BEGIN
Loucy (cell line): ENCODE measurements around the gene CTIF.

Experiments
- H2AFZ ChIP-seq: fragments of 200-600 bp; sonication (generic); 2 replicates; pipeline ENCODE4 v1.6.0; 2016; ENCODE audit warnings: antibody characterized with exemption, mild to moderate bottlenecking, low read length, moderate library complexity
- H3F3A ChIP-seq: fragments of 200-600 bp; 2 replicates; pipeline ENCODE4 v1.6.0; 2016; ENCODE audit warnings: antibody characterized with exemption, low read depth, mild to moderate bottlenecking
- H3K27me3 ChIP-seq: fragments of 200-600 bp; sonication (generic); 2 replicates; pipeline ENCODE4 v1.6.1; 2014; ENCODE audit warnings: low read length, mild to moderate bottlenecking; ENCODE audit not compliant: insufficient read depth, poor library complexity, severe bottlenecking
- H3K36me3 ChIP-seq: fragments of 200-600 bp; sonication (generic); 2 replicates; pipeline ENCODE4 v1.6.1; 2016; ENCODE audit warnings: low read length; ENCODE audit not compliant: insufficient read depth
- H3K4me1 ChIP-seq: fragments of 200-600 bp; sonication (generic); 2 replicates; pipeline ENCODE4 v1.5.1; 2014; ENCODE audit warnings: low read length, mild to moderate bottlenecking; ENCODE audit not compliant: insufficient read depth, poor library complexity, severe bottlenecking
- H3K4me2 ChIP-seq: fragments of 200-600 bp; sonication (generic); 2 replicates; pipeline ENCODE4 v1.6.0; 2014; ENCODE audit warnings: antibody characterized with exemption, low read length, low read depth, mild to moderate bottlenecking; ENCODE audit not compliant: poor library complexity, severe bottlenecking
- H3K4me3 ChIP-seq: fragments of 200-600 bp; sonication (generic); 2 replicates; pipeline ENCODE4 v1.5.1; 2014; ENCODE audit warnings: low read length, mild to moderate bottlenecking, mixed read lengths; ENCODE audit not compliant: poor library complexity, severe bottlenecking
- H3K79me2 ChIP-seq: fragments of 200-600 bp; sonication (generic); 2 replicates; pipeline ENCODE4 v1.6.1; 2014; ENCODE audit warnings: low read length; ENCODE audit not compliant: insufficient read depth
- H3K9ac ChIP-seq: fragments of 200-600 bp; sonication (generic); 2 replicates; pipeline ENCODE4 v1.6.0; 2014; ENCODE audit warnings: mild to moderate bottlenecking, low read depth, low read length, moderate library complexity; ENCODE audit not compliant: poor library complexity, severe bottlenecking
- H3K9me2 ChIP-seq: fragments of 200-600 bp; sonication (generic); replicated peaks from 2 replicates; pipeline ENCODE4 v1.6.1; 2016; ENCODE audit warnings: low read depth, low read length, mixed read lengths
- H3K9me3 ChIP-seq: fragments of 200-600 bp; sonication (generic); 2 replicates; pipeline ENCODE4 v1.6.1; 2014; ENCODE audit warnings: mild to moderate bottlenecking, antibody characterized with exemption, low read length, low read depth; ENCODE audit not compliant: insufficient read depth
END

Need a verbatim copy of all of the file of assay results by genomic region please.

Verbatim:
Loucy (cell line): ENCODE measurements around the gene CTIF.

Experiments
- H2AFZ ChIP-seq: fragments of 200-600 bp; sonication (generic); 2 replicates; pipeline ENCODE4 v1.6.0; 2016; ENCODE audit warnings: antibody characterized with exemption, mild to moderate bottlenecking, low read length, moderate library complexity
- H3F3A ChIP-seq: fragments of 200-600 bp; 2 replicates; pipeline ENCODE4 v1.6.0; 2016; ENCODE audit warnings: antibody characterized with exemption, low read depth, mild to moderate bottlenecking
- H3K27me3 ChIP-seq: fragments of 200-600 bp; sonication (generic); 2 replicates; pipeline ENCODE4 v1.6.1; 2014; ENCODE audit warnings: low read length, mild to moderate bottlenecking; ENCODE audit not compliant: insufficient read depth, poor library complexity, severe bottlenecking
- H3K36me3 ChIP-seq: fragments of 200-600 bp; sonication (generic); 2 replicates; pipeline ENCODE4 v1.6.1; 2016; ENCODE audit warnings: low read length; ENCODE audit not compliant: insufficient read depth
- H3K4me1 ChIP-seq: fragments of 200-600 bp; sonication (generic); 2 replicates; pipeline ENCODE4 v1.5.1; 2014; ENCODE audit warnings: low read length, mild to moderate bottlenecking; ENCODE audit not compliant: insufficient read depth, poor library complexity, severe bottlenecking
- H3K4me2 ChIP-seq: fragments of 200-600 bp; sonication (generic); 2 replicates; pipeline ENCODE4 v1.6.0; 2014; ENCODE audit warnings: antibody characterized with exemption, low read length, low read depth, mild to moderate bottlenecking; ENCODE audit not compliant: poor library complexity, severe bottlenecking
- H3K4me3 ChIP-seq: fragments of 200-600 bp; sonication (generic); 2 replicates; pipeline ENCODE4 v1.5.1; 2014; ENCODE audit warnings: low read length, mild to moderate bottlenecking, mixed read lengths; ENCODE audit not compliant: poor library complexity, severe bottlenecking
- H3K79me2 ChIP-seq: fragments of 200-600 bp; sonication (generic); 2 replicates; pipeline ENCODE4 v1.6.1; 2014; ENCODE audit warnings: low read length; ENCODE audit not compliant: insufficient read depth
- H3K9ac ChIP-seq: fragments of 200-600 bp; sonication (generic); 2 replicates; pipeline ENCODE4 v1.6.0; 2014; ENCODE audit warnings: mild to moderate bottlenecking, low read depth, low read length, moderate library complexity; ENCODE audit not compliant: poor library complexity, severe bottlenecking
- H3K9me2 ChIP-seq: fragments of 200-600 bp; sonication (generic); replicated peaks from 2 replicates; pipeline ENCODE4 v1.6.1; 2016; ENCODE audit warnings: low read depth, low read length, mixed read lengths
- H3K9me3 ChIP-seq: fragments of 200-600 bp; sonication (generic); 2 replicates; pipeline ENCODE4 v1.6.1; 2014; ENCODE audit warnings: mild to moderate bottlenecking, antibody characterized with exemption, low read length, low read depth; ENCODE audit not compliant: insufficient read depth